In assessing the restructured strategic dialogue between India and China, which concluded on Wednesday, the key question is: What does a strategic relationship between the two countries look like? What are its driving factors and core objectives? On paper, India and China have had a strategic partnership—specifically, a strategic and cooperative partnership for peace and prosperity—since 2005. But scratch the surface of that agreement’s rhetoric and diplomatic language and this much becomes apparent: There are, as of now, no true areas of strategic convergence.
The bilateral focus has largely been on the settlement of the boundary question, followed by the strengthening of economic and trade ties. This was carried through into the 2013 vision for the future development of the India-China strategic and cooperative partnership, signed during Premier Li Keqiang’s India trip. It was only somewhat expanded in 2015 during Prime Minister Narendra Modi’s visit to China. Notably, the joint statement issued in the latter case outlines how and where the two countries seek to coordinate their positions and work together to shape the “regional and global agenda and outcomes”.
Besides, foreign secretary S. Jaishankar, who led the strategic dialogue from India, has chosen to frame the consultation within the global actors paradigm. He said, “The international situation is in flux...one thing that we could do together was a more stable, substantive, forward-looking India-China relationship which would inject a greater amount of predictability into the international system”. But this vision is more aspirational than tangible—the possibility of a US that draws down its role in the Asia-Pacific region under Donald Trump notwithstanding.
Instead, there are several areas of strategic competition (the Indo-Pacific region) as well as some of outright hostility (particularly with regard to the border issue). And Afghanistan is increasingly proving to be a fault line. Last week, Russia hosted a conference on Afghanistan’s future that had India, Iran, Pakistan, China and Afghanistan as attendees. But this came after a similar conference in December last year that had only China, Pakistan and Russia. Neither Kabul nor New Delhi were pleased—and even less so when the conference’s outcome was a statement explicitly endorsing the Taliban as a bulwark against the spread of the Islamic State’s Afghan branch. This runs counter to Kabul and New Delhi’s stance; they have repeatedly warned about the dangers of the “Good Taliban, Bad Taliban” approach.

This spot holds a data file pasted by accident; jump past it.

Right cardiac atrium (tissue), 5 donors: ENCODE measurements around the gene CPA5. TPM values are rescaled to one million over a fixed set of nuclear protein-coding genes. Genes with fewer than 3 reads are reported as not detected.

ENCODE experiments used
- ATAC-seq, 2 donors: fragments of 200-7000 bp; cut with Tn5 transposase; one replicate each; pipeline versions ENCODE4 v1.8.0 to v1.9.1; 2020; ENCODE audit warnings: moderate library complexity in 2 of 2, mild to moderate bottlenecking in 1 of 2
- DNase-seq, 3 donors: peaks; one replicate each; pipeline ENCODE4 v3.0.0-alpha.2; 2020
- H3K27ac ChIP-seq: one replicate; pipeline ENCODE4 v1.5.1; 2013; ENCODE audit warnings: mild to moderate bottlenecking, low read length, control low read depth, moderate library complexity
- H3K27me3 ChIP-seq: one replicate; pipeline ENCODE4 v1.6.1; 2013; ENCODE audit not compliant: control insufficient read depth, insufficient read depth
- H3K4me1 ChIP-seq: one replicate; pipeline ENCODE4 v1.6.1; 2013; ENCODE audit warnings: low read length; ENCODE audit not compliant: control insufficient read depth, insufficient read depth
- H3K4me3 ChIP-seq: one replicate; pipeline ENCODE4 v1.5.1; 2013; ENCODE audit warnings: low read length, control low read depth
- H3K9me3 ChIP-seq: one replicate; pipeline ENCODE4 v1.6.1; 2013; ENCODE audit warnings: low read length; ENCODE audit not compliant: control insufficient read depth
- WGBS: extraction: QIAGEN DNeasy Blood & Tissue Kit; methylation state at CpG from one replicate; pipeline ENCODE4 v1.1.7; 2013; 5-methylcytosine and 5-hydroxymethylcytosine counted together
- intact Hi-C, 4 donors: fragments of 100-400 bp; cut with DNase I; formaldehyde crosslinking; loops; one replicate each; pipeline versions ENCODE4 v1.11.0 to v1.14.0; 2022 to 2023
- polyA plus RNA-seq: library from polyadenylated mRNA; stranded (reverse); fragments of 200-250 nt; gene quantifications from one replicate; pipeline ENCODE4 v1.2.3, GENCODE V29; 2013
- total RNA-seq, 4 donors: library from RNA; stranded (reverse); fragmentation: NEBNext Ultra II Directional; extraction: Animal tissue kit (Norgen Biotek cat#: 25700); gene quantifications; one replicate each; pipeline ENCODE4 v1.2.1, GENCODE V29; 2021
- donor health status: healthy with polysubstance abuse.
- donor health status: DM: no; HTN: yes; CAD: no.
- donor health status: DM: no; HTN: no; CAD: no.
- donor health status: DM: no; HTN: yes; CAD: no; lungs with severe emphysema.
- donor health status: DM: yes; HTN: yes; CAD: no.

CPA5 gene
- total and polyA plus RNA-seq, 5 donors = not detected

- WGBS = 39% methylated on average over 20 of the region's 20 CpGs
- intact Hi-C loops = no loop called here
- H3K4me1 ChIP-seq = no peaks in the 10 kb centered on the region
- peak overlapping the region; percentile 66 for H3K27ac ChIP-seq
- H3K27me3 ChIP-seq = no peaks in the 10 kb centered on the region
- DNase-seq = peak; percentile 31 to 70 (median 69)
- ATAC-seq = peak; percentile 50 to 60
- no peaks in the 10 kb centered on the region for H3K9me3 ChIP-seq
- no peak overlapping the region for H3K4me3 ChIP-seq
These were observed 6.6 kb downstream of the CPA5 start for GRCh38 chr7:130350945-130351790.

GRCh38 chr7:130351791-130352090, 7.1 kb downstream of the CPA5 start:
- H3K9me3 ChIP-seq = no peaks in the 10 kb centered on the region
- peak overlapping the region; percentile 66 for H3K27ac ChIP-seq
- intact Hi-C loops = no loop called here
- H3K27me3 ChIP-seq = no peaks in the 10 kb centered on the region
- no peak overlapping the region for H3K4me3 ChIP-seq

That said, the evolution of Beijing’s stance on terrorism in and emanating from Pakistan—obviously, an area of prime concern to India—is interesting. There are two factors shaping Beijing’s outlook here. The first is that it is investing around $50 billion to build the China-Pakistan Economic Corridor (Cpec), starting in Xinjiang province and winding its way south through Pakistan to terminate in Gwadar port on the Arabian Sea coast. The security of Chinese investments and personnel in Pakistan is of utmost importance to Beijing—and it is of immense strategic value, giving it an alternative to the vulnerable Strait of Malacca for energy and trade shipping. Secondly, Cpec is an integral part of Beijing’s “One Belt, One Road” vision—important for the economic integration of the restive Xinjiang province. And some of the terror groups in Pakistan have links with separatist outfits in Xinjiang.
China’s reaction to the 2007 Lal Masjid siege showed that when its interests are threatened, it has no compunctions about publicly exerting pressure on Pakistan. Little wonder that it is again believed to be pressuring the Pakistani establishment to crack down on terror groups, if behind the scenes this time. Reportedly, Pakistan’s new spy chief visited China soon after he took office so as to allay Beijing’s concerns. Weeks later, the Chinese state commissioner for counter-terrorism visited Pakistan to review the security of the Cpec project. Incidentally, the latter visit came days after Pakistan placed Hafiz Saeed under house arrest—supposedly under American and Chinese pressure.
Still, the question from New Delhi’s perspective is whether such a crackdown would extend to anti-India groups such as the Lashkar-e-Taiba and Jaish-e-Mohammed. The answer is in the negative. As of now, China has no strategic rationale to push for a crackdown on these groups. It could, hypothetically, find itself compelled to pressure Pakistan here too if these groups create trouble on a scale that threatens regional stability—something on the 26/11 scale, for instance. This would, again, threaten its economic interests. But this is hypothetical at best—thin gruel indeed.
In Dragon On Our Doorstep: Managing China Through Military Power, Pravin Sawhney and Ghazala Wahab lay out in depressing detail the many failures of India’s strategic vision, political leadership and diplomacy that have allowed China to dictate the terms of its engagement with India on the border dispute and in the region at large. It is a history worth keeping in mind during future engagement with China. The realities of the rivalry will make the prospect of strategic convergence a chimera for the foreseeable future—at least until India is on more even footing.
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